Meet Zero Point Module.

Meet my new gaming system, Zero Point Module (ZPM – THAT’s “ZED” PEE EM SILLY AMERICANS). Yes, I am a mad man. Not only did I build a system I certainly did not actually need, I built a, DUN DUN DUN, Intel system!

Go ahead and faint. I’ll wait.

Welcome back. The theory was always to have two systems but my other system, CAPSUPREME was re-purposed into our studio editing system and Farpoint was re-purposed into a media centre for my room. So I was left with Tantalus. Which wasn’t so bad really until lately I had been having some real problems with Windows erroring out on things and my rx480s (of which I truly love) started to really give me a hassle when installing new drivers in a crossfire configuration.

So I said to myself, “Self, if you get a good tax return you shall build a new mini-ITX system for less than $1200 and you will base it on the recently announced Ryzen 2000 series APU’s.” Naturally I agreed with myself because myself and I are reasonable people and went ahead with the plan.

Then Dan said, “Well if you’re building a system I’m going to build a system later this year to blow it outta the water. And It’s going to be AMD.”

I said, “That’s just silly. You’re the Intel guy. Are you saying I am going to have to go Intel just so our systems can fight each other to the death later this year?”

Dan said, “Yep! WAHAHAHA!”


Deflated I started playing around with PC Partpicker to decide on parts. To keep this build on budget and to have money to buy parts to repair Tantalus I had to scavenge some parts from my bin. This is what I came up with:

  • CPU and Cooler
    • Intel i3-8350k
    • Corsair H115i RGB v2
  • Motherboard
    • Asus ROG Strix Z370-I Mini-ITX
  • Memory
    • G.Skill Trident Z RGB DDR4 3000MHz 2x8GB (Scavenged from Tantalus)
  • Storage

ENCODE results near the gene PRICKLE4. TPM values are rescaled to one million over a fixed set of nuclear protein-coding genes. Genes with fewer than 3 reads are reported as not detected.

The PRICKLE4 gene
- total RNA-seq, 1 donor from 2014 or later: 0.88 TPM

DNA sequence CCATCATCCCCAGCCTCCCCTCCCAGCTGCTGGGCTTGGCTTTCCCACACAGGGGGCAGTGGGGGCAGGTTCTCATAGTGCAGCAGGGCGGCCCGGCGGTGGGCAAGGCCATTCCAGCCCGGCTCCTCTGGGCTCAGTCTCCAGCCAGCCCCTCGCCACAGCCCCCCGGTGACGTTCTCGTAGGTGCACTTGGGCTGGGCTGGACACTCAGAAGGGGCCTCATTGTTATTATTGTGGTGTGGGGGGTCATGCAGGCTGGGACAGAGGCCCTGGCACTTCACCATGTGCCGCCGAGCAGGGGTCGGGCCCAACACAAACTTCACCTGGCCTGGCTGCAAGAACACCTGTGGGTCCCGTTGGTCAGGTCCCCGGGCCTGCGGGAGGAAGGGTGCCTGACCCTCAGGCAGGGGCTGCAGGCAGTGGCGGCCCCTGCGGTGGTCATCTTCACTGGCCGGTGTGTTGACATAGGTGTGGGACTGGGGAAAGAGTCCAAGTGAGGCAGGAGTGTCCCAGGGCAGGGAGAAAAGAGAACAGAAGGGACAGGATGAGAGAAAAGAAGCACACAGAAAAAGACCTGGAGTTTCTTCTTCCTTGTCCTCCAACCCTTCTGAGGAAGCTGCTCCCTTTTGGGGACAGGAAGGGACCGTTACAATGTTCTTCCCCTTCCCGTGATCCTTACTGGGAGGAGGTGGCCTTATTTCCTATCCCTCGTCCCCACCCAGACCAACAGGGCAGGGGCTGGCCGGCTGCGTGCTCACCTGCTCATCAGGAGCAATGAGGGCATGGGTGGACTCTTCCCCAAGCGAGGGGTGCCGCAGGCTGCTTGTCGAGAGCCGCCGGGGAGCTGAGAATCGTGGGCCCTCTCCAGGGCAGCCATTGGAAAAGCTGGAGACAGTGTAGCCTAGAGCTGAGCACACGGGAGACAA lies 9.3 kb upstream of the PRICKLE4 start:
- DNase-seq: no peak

• Samsung 850 EVO 250GB (Scavenged from bin)
    • Samsung 1TB 2.5″ 5400RPM (Scavenged from bin)
  • GPU
    • Asus Radeon RX480 8GB Reference (Scavenged from Tantalus)
  • Case
    • Phanteks Enthoo EVOLV ITX
  • Power Supply
    • Seasonic 520W M12II Bronze Fully Modular
  • Several Sanpellegrino Aranciata bubblies (no they are not a sponsor, they’re just tasty)

So all the parts I had to buy came in roughly around $850 bucks. If I had to buy all the parts for the build it would have cost somewhere around $1600 to $1800 CAD. Thankfully that other $1000 is used in the repair of Tantalus.

The hardest part of the build was installing the water cooler. I originally planned to remove the included 200mm front fan and install the cooler there but it would not fit. So I had to install it up top. This is ok but in the case of this particular 280 rad from Corsair it fits with a only millimetre to spare. This also blocked off the exhaust for a standard depth fan and I had to order a thin profile 140mm Cryorig fan later (so you won’t see it in the pictures, sorry). If I were to build this again I would go for a 240 rad but I am happy still.


One thing also to note, There is only one chassis fan header on this motherboard. The other two headers are dedicated to the cpu fan and the water pump. Technically you can use all three with fans but just a note to you thats all. Any bigger a water pump and it would not have fit in place. The universal Intel bracket is not a smart design. There should be separate brackets for LGA2011 and whatever this one is, uh, LGA1151. Because of the limited space around the CPU the water piping is resting a bit on the memory. Not very happy about this but it’s working so we continue on.